Food for thought
PUBLISHED: 16:26 06 February 2013 | UPDATED: 16:26 06 February 2013
Food is more than just a source of fuel, explains the Sporting Shoot vet, Vicky Payne
Food as entertainment:
Dogs need to chew. They find it innately rewarding, and if not provided with things to chew, dogs will find their own chew toys! Commercial kibbles may provide everything a dog needs nutritionally, but they seldom provide any outlet for chewing or foraging behaviour and this can lead to destructive behaviour in the house or kennel. With young dogs, or those on limited exercise, it can be useful to make them work for their food by scattering it for them to forage for, by stuffing it into a Kong or by feeding raw bones. Care must be taken in kennels not to cause fights over high value foods like bones and only soft, raw bones such as chicken carcass or rib bones should be fed to avoid the risk of tooth fractures. Although gundog trainers use food as a lure and reward far less than trainers in other dog sports, don’t underestimate the training power of food, especially with young pups.
Gundogs fed a complete kibble or pre-prepared raw food mix should not need any additional vitamin and mineral supplements. Even a home-prepared raw diet will contain everything they need if it includes a variety of organ and muscle meats, raw bones, different fruits and vegetables and so on every week. Dogs on restricted diets may need supplements but it is best to discuss these with your vet to avoid over-supplementation, which can be dangerous.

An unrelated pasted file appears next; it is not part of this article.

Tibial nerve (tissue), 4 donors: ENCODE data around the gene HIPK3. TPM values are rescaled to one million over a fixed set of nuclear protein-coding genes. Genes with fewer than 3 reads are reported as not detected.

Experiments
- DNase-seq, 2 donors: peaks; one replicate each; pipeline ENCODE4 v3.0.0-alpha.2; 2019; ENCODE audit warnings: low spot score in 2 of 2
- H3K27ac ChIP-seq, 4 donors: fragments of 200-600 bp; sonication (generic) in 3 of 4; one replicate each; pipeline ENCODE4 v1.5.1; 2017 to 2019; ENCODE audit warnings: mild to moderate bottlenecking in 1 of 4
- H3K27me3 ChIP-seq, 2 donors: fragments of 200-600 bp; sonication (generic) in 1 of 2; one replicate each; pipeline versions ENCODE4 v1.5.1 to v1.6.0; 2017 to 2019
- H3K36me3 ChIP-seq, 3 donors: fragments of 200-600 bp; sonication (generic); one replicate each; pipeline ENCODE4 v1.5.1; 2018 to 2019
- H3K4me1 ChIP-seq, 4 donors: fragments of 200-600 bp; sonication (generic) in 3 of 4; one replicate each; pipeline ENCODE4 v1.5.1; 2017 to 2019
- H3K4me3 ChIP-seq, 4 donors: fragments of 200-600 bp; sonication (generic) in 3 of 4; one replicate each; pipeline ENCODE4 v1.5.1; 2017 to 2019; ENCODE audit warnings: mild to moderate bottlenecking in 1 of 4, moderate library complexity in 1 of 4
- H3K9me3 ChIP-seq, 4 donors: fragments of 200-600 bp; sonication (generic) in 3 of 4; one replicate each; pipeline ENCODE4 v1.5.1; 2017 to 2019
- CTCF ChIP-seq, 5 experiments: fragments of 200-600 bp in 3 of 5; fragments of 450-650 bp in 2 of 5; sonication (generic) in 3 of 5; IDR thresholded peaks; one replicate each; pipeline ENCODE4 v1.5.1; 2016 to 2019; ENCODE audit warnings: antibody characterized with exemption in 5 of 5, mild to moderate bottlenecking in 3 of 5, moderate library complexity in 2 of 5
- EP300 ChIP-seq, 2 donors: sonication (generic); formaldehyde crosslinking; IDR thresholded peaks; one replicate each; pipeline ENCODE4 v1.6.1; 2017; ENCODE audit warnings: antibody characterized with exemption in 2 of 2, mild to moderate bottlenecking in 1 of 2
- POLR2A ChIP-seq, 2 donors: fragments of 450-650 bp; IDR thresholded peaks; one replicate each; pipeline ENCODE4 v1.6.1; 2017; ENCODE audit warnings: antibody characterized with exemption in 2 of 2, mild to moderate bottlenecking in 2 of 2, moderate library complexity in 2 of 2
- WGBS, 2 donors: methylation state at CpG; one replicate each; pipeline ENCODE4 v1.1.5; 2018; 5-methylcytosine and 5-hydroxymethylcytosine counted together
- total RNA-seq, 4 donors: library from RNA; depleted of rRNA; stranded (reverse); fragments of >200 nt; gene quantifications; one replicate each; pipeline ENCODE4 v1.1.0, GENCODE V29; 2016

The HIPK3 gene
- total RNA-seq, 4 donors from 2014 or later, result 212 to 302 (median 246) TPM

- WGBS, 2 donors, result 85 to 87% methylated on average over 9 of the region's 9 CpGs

Garlic is often added by owners for its anti-parasitic, anti-microbial and general health benefits. The best effects come from using fresh crushed garlic, but it should be given in moderation as it is toxic. A safe dose for a 20-30kg dog would be a single crushed clove five days out of seven. Other herbs can be used for a multitude of diseases but should only be given after discussion with your vet.
Joint supplements can be useful for working dogs that put a lot of strain on their joints and muscles through the course of their careers. Dog-specific supplements should be used as they are usually of better quality and less likely to cause upset stomachs. Look for a supplement with a range of ingredients including glucosamine and chondroitin for cartilage support, vitamin C for connective tissue and ligament health and omega 3 and 6 oils for anti-inflammatory actions. Some working dog foods do contain these supplements, so extra isn’t needed.
Shoot day snacks:
Shooters have always liked to share their lunch with their working dogs, but recently snacks designed just for the dogs have come on the market. As a vet with an interest in nutrition, I’m not sure cereal bars are the best solution, because dogs run off fat and protein rather than carbohydrates. Pemmikan bars offer a fat and protein boost in a very concentrated form and are popular with agility competitors. The traditional Mars Bar should be avoided, as chocolate is toxic in excess and its energy is mostly carbohydrate. Other suitable mid-day snacks include a cooked sausage or boiled egg, but remember that if the dog is properly fed, conditioned and fit, you shouldn’t need to rely on feeding at lunchtime to keep it going.
Field triallers have recently started using electrolyte drinks for their dogs instead of plain water. This may not be gaining them any advantage, as research on sled dogs showed no faster recovery after electrolytes than after water, probably because dogs don’t lose salts through sweat like humans do. Of course, water is essential throughout a day of hard work for optimal performance.